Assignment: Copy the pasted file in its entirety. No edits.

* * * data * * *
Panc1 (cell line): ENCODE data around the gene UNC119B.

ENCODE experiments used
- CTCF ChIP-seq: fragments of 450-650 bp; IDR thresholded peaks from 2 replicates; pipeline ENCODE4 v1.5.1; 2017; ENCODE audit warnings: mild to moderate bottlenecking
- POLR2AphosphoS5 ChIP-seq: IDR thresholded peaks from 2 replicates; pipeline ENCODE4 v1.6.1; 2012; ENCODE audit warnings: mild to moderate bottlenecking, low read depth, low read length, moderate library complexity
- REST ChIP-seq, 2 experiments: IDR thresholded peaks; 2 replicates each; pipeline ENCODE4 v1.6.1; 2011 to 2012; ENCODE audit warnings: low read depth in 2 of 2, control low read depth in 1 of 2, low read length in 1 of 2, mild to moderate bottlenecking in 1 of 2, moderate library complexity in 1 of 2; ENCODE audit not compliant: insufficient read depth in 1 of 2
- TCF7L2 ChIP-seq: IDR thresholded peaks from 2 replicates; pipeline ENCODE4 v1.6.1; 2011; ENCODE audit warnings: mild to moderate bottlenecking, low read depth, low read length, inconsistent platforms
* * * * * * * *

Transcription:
Panc1 (cell line): ENCODE data around the gene UNC119B.

ENCODE experiments used
- CTCF ChIP-seq: fragments of 450-650 bp; IDR thresholded peaks from 2 replicates; pipeline ENCODE4 v1.5.1; 2017; ENCODE audit warnings: mild to moderate bottlenecking
- POLR2AphosphoS5 ChIP-seq: IDR thresholded peaks from 2 replicates; pipeline ENCODE4 v1.6.1; 2012; ENCODE audit warnings: mild to moderate bottlenecking, low read depth, low read length, moderate library complexity
- REST ChIP-seq, 2 experiments: IDR thresholded peaks; 2 replicates each; pipeline ENCODE4 v1.6.1; 2011 to 2012; ENCODE audit warnings: low read depth in 2 of 2, control low read depth in 1 of 2, low read length in 1 of 2, mild to moderate bottlenecking in 1 of 2, moderate library complexity in 1 of 2; ENCODE audit not compliant: insufficient read depth in 1 of 2
- TCF7L2 ChIP-seq: IDR thresholded peaks from 2 replicates; pipeline ENCODE4 v1.6.1; 2011; ENCODE audit warnings: mild to moderate bottlenecking, low read depth, low read length, inconsistent platforms